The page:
We Three Loggerheads
Early 17th-century oil painting; oils on wood; two jesters, one holding a staff carved with a jester's head. A inscription painted onto a banner at the bottom of the painting reads 'Wee Three Logerhds' (loggerheads). The sitters are thought to be Tom Derry (left) and either Archibald Armstrong or Muckle John.
Derry was the ‘fool’ employed by Queen Anne of Denmark, the wife of King James VI and I. Armstrong was a court jester and favourite of King James VI and I. He continued in post under Charles I after 1625 until his dismissal in 1637 over comments he made to Archbishop Laud. Muckle John was a jester associated with Charles I.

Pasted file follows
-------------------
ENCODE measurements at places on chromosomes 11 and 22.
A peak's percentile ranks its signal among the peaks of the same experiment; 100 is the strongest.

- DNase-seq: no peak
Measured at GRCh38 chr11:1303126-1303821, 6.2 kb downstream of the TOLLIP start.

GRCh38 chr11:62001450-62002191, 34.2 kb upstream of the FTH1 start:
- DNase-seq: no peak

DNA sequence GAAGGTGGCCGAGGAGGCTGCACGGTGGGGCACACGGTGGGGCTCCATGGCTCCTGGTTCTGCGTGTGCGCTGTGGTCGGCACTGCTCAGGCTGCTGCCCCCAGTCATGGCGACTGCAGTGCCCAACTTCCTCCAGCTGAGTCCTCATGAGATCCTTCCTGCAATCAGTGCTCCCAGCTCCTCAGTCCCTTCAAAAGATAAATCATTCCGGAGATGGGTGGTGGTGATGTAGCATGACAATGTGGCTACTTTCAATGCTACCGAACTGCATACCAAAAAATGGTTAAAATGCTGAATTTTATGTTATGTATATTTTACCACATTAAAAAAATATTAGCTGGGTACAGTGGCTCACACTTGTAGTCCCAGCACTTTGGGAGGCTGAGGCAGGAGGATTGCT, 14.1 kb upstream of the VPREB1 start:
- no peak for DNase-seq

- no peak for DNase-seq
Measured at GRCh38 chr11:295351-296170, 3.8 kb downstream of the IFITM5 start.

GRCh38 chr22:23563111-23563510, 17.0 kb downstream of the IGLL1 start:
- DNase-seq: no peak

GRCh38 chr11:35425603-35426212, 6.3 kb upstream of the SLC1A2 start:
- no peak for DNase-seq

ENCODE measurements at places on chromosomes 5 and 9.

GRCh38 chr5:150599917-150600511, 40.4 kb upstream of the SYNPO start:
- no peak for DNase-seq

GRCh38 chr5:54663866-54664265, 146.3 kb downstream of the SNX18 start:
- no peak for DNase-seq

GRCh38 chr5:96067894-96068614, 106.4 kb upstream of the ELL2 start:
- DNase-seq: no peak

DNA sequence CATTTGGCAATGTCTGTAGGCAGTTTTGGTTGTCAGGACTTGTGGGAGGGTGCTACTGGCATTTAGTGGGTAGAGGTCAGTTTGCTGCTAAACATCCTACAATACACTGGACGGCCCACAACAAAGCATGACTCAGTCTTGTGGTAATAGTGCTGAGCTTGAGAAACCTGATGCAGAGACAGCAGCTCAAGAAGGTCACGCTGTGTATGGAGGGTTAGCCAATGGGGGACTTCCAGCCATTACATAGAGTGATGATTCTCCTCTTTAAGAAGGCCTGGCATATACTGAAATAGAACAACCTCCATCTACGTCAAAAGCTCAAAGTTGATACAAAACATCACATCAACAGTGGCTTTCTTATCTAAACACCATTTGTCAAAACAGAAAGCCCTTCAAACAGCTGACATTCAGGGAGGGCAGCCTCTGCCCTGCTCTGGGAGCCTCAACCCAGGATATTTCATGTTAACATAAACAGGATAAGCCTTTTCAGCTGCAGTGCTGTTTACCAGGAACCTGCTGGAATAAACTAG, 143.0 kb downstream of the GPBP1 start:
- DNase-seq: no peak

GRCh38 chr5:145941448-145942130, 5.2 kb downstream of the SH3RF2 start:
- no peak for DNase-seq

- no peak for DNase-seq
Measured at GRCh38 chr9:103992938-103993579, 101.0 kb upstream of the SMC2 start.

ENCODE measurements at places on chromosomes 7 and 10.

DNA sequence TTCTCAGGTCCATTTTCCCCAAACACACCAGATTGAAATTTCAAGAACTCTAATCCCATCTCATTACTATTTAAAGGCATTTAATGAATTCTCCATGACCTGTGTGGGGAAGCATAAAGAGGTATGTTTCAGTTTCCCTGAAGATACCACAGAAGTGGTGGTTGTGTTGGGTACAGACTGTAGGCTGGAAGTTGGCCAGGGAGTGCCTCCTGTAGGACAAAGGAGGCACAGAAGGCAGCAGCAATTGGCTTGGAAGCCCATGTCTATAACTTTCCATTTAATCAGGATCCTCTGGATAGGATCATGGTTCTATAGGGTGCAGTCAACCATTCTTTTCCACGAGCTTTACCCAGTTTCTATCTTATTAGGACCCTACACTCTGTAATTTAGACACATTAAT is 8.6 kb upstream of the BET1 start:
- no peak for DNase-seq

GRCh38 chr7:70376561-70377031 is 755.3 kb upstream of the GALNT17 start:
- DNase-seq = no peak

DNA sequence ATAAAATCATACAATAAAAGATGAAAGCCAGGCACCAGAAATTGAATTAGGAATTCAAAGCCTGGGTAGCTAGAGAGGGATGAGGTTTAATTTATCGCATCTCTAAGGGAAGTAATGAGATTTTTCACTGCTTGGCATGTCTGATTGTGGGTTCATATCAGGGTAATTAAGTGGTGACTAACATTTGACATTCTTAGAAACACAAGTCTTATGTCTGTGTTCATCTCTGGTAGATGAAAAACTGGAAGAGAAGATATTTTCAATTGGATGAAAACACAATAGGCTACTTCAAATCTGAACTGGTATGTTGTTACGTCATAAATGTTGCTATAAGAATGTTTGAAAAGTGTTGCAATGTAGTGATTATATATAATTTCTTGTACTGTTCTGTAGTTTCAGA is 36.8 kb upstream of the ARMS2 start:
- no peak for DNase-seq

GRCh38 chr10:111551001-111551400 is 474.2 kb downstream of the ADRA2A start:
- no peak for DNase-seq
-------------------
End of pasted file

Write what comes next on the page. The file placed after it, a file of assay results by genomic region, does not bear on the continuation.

Loggerhead is a word that meant ‘stupid person’ and ‘heavy block of wood’ in the late 1500s and early 1600s. The inscription is a play on words and could refer to the wooden stick carved with a face in the painting or, more likely, to the viewer of the painting as the third loggerhead.